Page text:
At the rooms of this institution, daily lectures were delivered by M. de La Harpe, an eminent anthor and critic, during the period from 1786 to 1794; when they were interrupted by his imprisonment, and were subsequently resumed for a time. These lectures were to some extent similar to our present popular lectures; or rather to the courses on the Lowell foundation, and sometimes to those before our various young men's institutes. They were of a popular character, and were attended by numerous audiences of the most fashionable people of the day. They were upon the history of literature, and included much collateral disquisition, and particularly criticism. The author subsequently published their substance, under the title of “Cours de Littérature.” The work has become a standard one, and has been often republished, and variously edited, with notes and additions. The lectures of La Harpe appear to have constituted the principal instruction of the Lyceum, as the celebrity of the institution did not survive his connection with it.

The name has, during the present century, been applied in France to a class of schools corresponding to the gymnasiums of Germany, and the academies and public high schools of this country.

The Conservatory (Conservatoire) of Arts and Trades, in Paris, which originated with Vaucanson, in the reign of Louis XVI., but did not take specific shape

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and action until 1796, embodies, in a systematic form, many of the ideas of the Lyceum, as proposed and labored for by Josiah Holbrook, for all classes of persons and interests, from 1828 to 1840. It has grown with the development of national industry, and the progress of science; and, aided by annual governmental grants, it has become consolidated into an institution. Its thirteen galleries of materials and of machines may be called the archives of industrial arts. Its lectures, scientific and practical, delivered in a large amphitheater, are crowded in the winter evenings by representatives of the working classes. Similar institutions, but resembling more the mechanic institutions of England, exist in the principal manufacturing towns of France. MECHANICS' INSTITUTIONS. SOCIETY FOR THE DIFFUSION OF USEFUL KNOWLEDGE.

The history of the MechanicsInstitution through all its phases of development, from the earliest young men's mutual improvement society established in London, in 1690, with the encouragement of Defoe, Dr. Kidder, and others, under the name of “Society for the Reformation of Manners"—the Society for the Suppression of Vice-the “Reformation Society of Paisley” in 1787; the Sunday Society in 1789, the Cast Iron Philosophers in 1791, the first Artizans' Library in 1795, and the Birmingham Brotherly Society in 1796, all among the working classes of Birmingham;--the popular scientific lectures of Dr. John Anderson, to tradesmen and mechanics in Glasgow, in 1793—the establishment of the Anderson's University at that place in 1796, and the incorporation into it of a gratuitous course of elementary philosophical lectures by Dr. Birkbock in 1799, for the benefit of mechanics,—the Edinburg School of Arts in 1821, the Glasgow Mechanics’ Institute, the Liverpool Mechanics' and Apprentice's Library, and the London Mechanic Institution in 1823—which from this date, through the labors of Dr. Birkbeck, Mr. Brougham and others, spread rapidly all over the kingdom until there are now over 700 societies scattered through every considerable village, especially every manufacturing district in the kingdom, numbering in 1849, 120,000 members, 408 reading-rooms, und 815,000 volumes--constitute one of the most interesting chapters in the educational or social history of Great Britian.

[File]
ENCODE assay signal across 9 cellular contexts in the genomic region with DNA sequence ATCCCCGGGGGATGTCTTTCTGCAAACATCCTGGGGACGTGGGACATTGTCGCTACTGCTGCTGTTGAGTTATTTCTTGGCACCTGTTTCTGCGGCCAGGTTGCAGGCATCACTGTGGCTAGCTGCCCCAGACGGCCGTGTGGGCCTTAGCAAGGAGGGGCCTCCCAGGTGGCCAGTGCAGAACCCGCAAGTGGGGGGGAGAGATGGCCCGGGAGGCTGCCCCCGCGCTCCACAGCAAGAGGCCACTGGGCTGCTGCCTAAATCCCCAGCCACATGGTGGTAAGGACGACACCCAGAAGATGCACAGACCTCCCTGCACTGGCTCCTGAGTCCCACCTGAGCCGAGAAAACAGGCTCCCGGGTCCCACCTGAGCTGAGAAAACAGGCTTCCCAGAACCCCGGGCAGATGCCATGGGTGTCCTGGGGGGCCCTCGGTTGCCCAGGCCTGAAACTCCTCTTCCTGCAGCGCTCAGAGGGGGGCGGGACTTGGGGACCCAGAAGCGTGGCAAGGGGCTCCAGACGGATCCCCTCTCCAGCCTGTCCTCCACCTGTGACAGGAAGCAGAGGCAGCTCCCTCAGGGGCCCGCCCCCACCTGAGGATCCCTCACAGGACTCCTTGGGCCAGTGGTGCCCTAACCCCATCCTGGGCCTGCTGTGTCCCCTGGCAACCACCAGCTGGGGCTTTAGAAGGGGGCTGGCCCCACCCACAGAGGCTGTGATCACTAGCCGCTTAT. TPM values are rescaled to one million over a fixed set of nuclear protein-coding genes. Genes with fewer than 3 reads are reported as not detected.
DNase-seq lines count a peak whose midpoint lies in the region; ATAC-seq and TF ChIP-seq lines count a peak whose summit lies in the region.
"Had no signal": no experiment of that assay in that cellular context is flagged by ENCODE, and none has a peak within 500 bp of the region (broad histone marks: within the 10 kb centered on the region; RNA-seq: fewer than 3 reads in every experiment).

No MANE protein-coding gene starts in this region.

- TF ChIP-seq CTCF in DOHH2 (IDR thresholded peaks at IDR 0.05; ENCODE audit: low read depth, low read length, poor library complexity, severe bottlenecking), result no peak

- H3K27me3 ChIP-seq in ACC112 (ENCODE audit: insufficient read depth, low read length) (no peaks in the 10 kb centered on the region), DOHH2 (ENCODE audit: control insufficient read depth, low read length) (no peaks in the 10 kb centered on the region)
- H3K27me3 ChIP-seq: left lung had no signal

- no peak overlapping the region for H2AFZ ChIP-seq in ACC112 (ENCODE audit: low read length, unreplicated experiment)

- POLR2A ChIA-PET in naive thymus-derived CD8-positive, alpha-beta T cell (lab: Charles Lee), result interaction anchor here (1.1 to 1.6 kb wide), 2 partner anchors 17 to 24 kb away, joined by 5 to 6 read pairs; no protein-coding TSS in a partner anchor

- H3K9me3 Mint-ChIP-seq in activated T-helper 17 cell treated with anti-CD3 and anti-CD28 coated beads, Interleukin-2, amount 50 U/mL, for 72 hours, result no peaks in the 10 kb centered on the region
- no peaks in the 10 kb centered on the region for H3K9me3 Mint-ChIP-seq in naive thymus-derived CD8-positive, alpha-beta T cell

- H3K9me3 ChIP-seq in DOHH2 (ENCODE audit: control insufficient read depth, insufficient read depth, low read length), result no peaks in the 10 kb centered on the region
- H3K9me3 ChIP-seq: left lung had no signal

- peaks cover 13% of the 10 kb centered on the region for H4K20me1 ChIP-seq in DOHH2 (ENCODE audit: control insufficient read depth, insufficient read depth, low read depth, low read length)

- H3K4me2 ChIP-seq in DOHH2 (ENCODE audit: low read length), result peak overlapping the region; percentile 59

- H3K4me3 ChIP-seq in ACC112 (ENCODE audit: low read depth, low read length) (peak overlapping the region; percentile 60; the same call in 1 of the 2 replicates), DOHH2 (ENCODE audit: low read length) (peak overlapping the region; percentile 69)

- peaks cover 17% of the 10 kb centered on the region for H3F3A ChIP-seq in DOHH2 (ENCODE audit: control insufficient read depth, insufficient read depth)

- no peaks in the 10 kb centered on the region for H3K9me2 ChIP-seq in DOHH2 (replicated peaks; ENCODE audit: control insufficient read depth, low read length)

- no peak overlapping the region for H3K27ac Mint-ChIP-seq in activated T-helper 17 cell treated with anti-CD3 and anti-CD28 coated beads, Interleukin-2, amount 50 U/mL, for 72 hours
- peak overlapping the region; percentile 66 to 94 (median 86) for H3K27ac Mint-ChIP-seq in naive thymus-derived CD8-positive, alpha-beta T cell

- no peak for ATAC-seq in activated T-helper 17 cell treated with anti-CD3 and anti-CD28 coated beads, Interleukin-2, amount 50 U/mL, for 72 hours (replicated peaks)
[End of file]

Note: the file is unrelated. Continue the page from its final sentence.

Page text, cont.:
In 1825, as one of the direct results of the extended and growing interest in mechanic iustitutions and popular libraries, the “Society for the Diffusion of Useful Knowledge" was formed; which commenced immediately a series of cheap and useful publications in a great variety of subjects, and thus led the way to a new era in English literature—the preparation of books adapted in subject and mode of treatment, as well as in price, to the circumstances of the great mass of the people. In 1831, this society commenced a quarterly journal of education, which was discontinued in 1836, at the close of the tenth volume. In 1836, two volumes of essays on education, several of them delivered as lectures before the American Institute of Instruction, were published by this society. These twelve volumes, and the four volumes published by the Central Society of Education, composed of several of the most active and liberal-minded members of the former society, contributed a large mass of valuable information as to the organization, administration, and instruction of public schools in different countries, and prepared the way, in 1839, for the appointment of the Committee of Privy Council on Education. Besides these educational works, the society published other books, comprehended within the intended scope of its action, to the number, in all, of more than two hundred volumes. Among these were the "Penny Magazine;" the “Penny Cyclopedia ;" a scries of more than two hundred maps; a“Gallery of Portraits," in seven volumes; “ Statistics of Great Britain," by Mr. M' Culloch, in five volumes; a complete series of agricultural works; two extensive series of volumes called the “Library of Entertaining Knowledge," and the Library of Useful Knowledge,” which were published in parts or pamphlets; De Morgan's “ Differential and Integral Calculus ;” tables of logarithms and numbers, and of statistics on annuities, savings banks, and mechanics’ institutes. The